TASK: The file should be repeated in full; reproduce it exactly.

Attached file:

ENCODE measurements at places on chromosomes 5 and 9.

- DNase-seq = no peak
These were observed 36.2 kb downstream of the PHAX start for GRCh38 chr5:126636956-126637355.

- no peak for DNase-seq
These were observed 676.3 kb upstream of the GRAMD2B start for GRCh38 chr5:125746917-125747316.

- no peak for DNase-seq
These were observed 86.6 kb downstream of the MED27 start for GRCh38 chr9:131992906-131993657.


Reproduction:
ENCODE measurements at places on chromosomes 5 and 9.

- DNase-seq = no peak
These were observed 36.2 kb downstream of the PHAX start for GRCh38 chr5:126636956-126637355.

- no peak for DNase-seq
These were observed 676.3 kb upstream of the GRAMD2B start for GRCh38 chr5:125746917-125747316.

- no peak for DNase-seq
These were observed 86.6 kb downstream of the MED27 start for GRCh38 chr9:131992906-131993657.